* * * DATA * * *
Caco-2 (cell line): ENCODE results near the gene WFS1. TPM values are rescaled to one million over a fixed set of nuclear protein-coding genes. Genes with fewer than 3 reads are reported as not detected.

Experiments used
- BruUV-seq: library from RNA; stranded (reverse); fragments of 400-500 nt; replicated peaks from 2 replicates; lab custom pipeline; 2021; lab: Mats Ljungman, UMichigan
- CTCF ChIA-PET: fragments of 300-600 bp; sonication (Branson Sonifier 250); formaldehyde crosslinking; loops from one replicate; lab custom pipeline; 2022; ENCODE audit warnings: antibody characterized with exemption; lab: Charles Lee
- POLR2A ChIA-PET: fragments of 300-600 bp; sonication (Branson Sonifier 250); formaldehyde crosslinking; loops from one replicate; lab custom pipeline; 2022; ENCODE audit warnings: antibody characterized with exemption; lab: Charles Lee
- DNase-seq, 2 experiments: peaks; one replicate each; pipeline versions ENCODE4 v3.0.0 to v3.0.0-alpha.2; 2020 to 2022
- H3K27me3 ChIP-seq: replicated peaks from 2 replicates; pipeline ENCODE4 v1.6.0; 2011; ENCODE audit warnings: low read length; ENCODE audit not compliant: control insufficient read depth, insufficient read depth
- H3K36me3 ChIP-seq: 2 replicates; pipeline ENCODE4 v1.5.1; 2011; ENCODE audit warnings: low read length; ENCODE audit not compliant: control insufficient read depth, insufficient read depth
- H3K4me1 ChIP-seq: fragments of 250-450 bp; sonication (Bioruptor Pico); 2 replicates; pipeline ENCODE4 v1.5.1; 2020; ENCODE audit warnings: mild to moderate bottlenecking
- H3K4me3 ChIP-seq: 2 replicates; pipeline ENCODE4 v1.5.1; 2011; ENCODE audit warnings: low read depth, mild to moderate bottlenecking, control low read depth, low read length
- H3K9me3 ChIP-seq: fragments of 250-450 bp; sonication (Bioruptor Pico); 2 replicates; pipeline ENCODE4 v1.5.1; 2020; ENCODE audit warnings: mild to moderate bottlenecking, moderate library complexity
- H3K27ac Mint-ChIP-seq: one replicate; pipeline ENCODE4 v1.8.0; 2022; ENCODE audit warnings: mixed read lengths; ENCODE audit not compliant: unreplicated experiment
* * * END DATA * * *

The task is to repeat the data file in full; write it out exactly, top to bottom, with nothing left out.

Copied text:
Caco-2 (cell line): ENCODE results near the gene WFS1. TPM values are rescaled to one million over a fixed set of nuclear protein-coding genes. Genes with fewer than 3 reads are reported as not detected.

Experiments used
- BruUV-seq: library from RNA; stranded (reverse); fragments of 400-500 nt; replicated peaks from 2 replicates; lab custom pipeline; 2021; lab: Mats Ljungman, UMichigan
- CTCF ChIA-PET: fragments of 300-600 bp; sonication (Branson Sonifier 250); formaldehyde crosslinking; loops from one replicate; lab custom pipeline; 2022; ENCODE audit warnings: antibody characterized with exemption; lab: Charles Lee
- POLR2A ChIA-PET: fragments of 300-600 bp; sonication (Branson Sonifier 250); formaldehyde crosslinking; loops from one replicate; lab custom pipeline; 2022; ENCODE audit warnings: antibody characterized with exemption; lab: Charles Lee
- DNase-seq, 2 experiments: peaks; one replicate each; pipeline versions ENCODE4 v3.0.0 to v3.0.0-alpha.2; 2020 to 2022
- H3K27me3 ChIP-seq: replicated peaks from 2 replicates; pipeline ENCODE4 v1.6.0; 2011; ENCODE audit warnings: low read length; ENCODE audit not compliant: control insufficient read depth, insufficient read depth
- H3K36me3 ChIP-seq: 2 replicates; pipeline ENCODE4 v1.5.1; 2011; ENCODE audit warnings: low read length; ENCODE audit not compliant: control insufficient read depth, insufficient read depth
- H3K4me1 ChIP-seq: fragments of 250-450 bp; sonication (Bioruptor Pico); 2 replicates; pipeline ENCODE4 v1.5.1; 2020; ENCODE audit warnings: mild to moderate bottlenecking
- H3K4me3 ChIP-seq: 2 replicates; pipeline ENCODE4 v1.5.1; 2011; ENCODE audit warnings: low read depth, mild to moderate bottlenecking, control low read depth, low read length
- H3K9me3 ChIP-seq: fragments of 250-450 bp; sonication (Bioruptor Pico); 2 replicates; pipeline ENCODE4 v1.5.1; 2020; ENCODE audit warnings: mild to moderate bottlenecking, moderate library complexity
- H3K27ac Mint-ChIP-seq: one replicate; pipeline ENCODE4 v1.8.0; 2022; ENCODE audit warnings: mixed read lengths; ENCODE audit not compliant: unreplicated experiment